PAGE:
A Song for Somme: Set Locations.

One of the best parts about being a writer is learning how to translate all five senses into a story that other people can feel as though they too have travelled there.

I wrote my first book without having ever visited England, to which I was often asked, how were you able to create a story in a setting where you had never once visited?
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For starters, I grew up in the Monterey Bay Area and was often told by friends and family who had been to the U.K. that Carmel/Monterey/Big Sur reminded them a lot of England. Those overcast skies, misty mornings, and cobble homes were familiar to me (no wonder I felt like I had returned home when I did visit England just a month ago!)

Of course, Monterey and England are two VERY different places, so I painted my words in my historical fiction books through A LOT of research, and watching/re-watching of documentaries/various films.

So, upon my departure for England in September, I had already written my second book and had the first proof paper copy with me, it having already undergone four months of editing. The trip to England merely put the finishing touches on it all! After getting to visit all of the places in my book and drawing inspiration from these visits, I spent over twelve hours on my plane ride home and the weeks after re-writing and editing the manuscript. And, now, it has been officially returned from my professional editor!
(Side Note: Thank you to those of you who endured all the errors in my first book, it was a huge learning experience! I’m very thankful to have a paid editor this time around.) 

To walk through the streets of Oxford and London where A Song for Somme takes place was the most surreal experience on my trip to the U.K. There were moments (call me crazy) where I could literally hear the voices of my characters as I saw, felt and experienced the world from which they had come from.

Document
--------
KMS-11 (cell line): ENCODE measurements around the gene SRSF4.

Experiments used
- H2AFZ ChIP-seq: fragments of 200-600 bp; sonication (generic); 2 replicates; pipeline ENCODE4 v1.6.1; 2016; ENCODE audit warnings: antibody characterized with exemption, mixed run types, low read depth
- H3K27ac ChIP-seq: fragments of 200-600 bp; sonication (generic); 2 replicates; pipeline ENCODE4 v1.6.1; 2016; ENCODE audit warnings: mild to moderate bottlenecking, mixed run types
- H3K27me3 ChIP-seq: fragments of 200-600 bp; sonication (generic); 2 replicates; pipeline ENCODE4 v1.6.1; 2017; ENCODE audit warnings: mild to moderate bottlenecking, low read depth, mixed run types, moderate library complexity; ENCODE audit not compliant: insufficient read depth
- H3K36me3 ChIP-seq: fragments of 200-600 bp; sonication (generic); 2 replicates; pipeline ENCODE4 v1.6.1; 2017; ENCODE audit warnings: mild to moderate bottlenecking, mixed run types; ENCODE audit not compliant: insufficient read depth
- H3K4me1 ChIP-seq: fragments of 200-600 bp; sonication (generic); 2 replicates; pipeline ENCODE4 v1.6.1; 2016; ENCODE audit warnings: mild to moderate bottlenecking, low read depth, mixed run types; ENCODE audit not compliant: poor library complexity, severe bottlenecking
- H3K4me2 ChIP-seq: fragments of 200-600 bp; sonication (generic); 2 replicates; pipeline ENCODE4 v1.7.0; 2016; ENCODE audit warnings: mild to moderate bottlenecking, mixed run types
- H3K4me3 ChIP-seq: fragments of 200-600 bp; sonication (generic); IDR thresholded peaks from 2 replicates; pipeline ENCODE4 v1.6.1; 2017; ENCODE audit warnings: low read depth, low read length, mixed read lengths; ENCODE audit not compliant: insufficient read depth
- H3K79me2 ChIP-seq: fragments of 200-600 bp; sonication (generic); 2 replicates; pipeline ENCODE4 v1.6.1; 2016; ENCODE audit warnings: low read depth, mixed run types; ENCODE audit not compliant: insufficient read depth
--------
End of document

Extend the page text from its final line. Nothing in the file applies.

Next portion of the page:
Well, now that you have a little insight into the writing process, I thought I would share some quotes from A Song for Somme with photos that I took at the exact locations set in the book. Enjoy!

 

“We walked past the River Cherwell where a plethora of voices could be heard through the trees. While the tulips were yet to bloom, the streets were adorned in a mass of shrubbery. It was what I loved most about Oxford; how the trees and ivory waterfalls isolated the colleges from the rest of the universe. Strolling through its magical streets, Oxford made me often forget that life in London had ever existed.”

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“Although I had returned to Oxford, there was discontentment found in its cracks, a howling for the days before the war, of feed that trod upon their boards which no longer walked this earth.”


“A light rain greeted the cobbled streets, and I remarked that there was nothing like a February day without a refreshing rain to ease us into spring. The church’s bells echoed through the streets, indicating the top of the hour. Taking her hand, we ran through the underbrush of the trees and made our way past St. Adale’s towards the Eagle and Child. It was only a light mist, nothing that we weren’t used to. It took us no more than ten minutes before the familiar sight of Eagle and Child’s sign greeted us.”


“We returned to the hotel, the door to the dining hall slightly ajar. It was now entirely empty after Charles and the American Trio had finished their final round of songs. Taking a deep breath, I gazed at the elaborate embellishments in the ceiling above, the sculpted white flowers encompassing a breath-taking painting of kaleidoscopic wonder. The grand white fireplace in the hotel’s lobby was warmly lit of which the gold walls seemed to dance to its soft light in memory of the music that just moments before had fled its halls. All that remained were a few waiters who cleaned up the aftermath of the extravagant evening, like washed-up cargo after a treacherous storm at sea.”

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“When she left the room, I glanced about the seating parlour. It was filled with books and only one painting on the east wall, though a beautiful painting it was. As I stared at the painting, I realised that the ocean’s unrealistic turquoise blues had been painted by Lindsay herself. It was of the Cornwall coast, a masterful representation captured better than the human eye.”

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“She had awakened the music inside of me. Her folklore voice rang in the back of my mind, the sweetness so pure, almost as though it belonged to an entirely different world, a world that I had never had the privilege of entering into. That is what the music did for me, for it had begun to take on a new voice within myself, a voice that belonged to a different world almost.”

That’s all for now, friends! Cheers until next time.

 

 

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